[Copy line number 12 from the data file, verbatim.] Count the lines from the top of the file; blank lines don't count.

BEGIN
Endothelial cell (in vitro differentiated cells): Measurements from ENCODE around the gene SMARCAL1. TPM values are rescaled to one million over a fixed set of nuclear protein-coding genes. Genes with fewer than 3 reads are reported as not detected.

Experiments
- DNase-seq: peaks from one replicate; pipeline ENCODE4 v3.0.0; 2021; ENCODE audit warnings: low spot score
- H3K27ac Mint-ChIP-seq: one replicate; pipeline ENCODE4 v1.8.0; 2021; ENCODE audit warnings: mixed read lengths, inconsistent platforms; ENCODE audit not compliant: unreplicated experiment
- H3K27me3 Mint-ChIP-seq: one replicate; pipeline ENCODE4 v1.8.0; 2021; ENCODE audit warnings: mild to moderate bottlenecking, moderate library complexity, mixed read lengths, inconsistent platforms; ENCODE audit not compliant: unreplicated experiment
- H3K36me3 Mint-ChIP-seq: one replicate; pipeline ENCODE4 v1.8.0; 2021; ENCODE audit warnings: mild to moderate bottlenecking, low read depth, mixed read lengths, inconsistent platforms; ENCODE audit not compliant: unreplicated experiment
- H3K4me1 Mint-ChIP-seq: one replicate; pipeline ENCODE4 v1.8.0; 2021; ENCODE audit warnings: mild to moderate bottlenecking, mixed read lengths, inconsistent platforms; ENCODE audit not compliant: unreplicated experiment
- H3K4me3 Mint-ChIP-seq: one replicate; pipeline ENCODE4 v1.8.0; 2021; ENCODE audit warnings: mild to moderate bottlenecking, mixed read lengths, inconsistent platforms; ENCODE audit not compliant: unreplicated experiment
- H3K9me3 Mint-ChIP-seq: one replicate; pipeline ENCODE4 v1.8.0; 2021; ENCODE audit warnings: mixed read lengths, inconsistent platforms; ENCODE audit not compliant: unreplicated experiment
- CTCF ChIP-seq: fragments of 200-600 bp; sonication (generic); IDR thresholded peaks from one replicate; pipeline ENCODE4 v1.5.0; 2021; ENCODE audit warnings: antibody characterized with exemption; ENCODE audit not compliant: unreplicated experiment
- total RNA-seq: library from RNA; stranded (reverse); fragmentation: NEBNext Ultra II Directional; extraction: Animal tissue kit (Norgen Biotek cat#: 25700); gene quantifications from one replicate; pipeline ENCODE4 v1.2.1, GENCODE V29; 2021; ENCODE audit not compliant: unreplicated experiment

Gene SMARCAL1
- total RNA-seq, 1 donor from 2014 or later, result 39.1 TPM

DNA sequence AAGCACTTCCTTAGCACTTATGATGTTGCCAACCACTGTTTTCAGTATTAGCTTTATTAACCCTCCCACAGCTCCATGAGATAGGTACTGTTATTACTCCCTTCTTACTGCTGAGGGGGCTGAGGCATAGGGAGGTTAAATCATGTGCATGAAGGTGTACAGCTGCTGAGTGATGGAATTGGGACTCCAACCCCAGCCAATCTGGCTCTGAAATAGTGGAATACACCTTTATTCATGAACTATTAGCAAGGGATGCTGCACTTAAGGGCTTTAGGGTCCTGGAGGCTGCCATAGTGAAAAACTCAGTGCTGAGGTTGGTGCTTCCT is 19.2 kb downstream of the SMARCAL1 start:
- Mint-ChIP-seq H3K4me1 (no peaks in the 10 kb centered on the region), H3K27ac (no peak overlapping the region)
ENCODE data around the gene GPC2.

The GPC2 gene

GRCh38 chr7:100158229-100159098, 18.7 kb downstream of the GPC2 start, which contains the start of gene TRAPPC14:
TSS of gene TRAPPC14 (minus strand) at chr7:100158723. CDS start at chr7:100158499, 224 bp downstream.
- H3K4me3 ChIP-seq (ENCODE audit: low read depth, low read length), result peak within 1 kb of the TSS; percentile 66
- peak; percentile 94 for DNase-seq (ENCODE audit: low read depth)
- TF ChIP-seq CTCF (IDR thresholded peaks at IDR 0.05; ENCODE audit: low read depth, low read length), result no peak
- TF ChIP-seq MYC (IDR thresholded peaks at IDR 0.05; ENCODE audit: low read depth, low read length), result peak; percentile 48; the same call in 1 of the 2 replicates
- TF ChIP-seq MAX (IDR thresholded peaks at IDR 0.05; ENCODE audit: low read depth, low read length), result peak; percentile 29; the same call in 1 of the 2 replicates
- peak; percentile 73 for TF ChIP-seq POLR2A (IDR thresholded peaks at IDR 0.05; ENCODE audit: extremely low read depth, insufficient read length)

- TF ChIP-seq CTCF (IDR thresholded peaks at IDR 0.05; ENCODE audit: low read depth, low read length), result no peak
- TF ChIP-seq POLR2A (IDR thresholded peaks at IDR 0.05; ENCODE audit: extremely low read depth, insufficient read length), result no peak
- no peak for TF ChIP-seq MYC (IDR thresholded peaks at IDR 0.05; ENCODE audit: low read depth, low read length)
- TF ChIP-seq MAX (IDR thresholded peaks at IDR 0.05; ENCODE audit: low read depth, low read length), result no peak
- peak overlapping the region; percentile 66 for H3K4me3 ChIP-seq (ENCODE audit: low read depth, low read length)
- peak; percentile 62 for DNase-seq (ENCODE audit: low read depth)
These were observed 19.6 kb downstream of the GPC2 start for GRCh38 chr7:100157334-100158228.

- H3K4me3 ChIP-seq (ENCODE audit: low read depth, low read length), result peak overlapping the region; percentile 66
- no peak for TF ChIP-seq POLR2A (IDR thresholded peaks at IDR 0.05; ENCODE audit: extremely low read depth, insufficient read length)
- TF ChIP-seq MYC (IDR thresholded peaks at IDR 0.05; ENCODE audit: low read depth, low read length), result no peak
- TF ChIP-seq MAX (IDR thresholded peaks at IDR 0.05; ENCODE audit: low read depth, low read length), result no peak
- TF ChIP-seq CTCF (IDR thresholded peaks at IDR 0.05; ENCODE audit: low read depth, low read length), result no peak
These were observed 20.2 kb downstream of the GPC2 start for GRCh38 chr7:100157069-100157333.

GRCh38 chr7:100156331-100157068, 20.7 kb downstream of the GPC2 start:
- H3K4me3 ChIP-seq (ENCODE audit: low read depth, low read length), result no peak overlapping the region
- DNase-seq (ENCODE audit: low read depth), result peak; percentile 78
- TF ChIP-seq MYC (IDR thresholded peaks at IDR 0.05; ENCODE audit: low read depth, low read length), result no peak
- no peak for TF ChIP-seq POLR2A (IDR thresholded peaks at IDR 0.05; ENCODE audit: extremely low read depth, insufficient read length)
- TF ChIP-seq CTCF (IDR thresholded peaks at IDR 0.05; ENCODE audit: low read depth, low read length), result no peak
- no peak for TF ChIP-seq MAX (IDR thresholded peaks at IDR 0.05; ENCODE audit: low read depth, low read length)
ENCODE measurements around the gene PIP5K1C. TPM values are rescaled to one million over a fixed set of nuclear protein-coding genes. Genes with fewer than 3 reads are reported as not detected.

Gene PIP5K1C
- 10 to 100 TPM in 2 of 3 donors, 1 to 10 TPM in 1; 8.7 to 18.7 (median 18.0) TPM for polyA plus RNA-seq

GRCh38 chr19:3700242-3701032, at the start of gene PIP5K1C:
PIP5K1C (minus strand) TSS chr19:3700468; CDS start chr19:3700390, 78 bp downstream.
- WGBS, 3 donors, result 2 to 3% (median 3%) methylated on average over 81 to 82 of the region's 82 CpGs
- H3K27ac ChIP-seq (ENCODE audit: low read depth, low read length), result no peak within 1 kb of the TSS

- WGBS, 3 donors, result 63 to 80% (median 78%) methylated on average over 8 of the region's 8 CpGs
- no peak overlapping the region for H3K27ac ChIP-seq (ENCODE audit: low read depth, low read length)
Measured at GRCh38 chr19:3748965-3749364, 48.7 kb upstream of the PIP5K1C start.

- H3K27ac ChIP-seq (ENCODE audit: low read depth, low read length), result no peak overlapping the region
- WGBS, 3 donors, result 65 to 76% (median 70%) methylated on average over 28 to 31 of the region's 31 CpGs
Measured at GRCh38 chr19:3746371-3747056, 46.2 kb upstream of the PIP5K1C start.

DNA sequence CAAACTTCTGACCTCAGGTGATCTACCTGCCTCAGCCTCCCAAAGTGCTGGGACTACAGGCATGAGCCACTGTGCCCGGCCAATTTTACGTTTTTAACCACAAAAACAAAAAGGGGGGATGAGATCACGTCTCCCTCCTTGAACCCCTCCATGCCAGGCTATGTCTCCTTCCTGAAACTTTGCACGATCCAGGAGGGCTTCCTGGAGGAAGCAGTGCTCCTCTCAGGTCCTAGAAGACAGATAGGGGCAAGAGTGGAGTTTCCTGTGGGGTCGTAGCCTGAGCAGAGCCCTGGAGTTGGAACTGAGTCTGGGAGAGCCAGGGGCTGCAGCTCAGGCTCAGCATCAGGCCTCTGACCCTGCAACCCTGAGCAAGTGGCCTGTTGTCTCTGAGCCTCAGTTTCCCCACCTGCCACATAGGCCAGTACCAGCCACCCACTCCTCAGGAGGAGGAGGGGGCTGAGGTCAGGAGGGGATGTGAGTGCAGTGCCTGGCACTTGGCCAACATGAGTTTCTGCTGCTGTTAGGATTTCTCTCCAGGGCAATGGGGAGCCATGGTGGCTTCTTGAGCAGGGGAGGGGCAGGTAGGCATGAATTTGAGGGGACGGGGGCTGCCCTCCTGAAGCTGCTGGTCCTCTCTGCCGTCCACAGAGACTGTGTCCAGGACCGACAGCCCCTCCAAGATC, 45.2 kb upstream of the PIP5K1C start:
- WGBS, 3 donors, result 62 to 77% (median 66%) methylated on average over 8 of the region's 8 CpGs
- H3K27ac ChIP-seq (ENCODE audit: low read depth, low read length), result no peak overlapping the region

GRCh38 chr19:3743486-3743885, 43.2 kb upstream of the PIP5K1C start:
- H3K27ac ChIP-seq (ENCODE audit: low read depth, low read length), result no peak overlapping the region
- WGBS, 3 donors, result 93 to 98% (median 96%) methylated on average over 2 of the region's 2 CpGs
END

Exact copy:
Gene SMARCAL1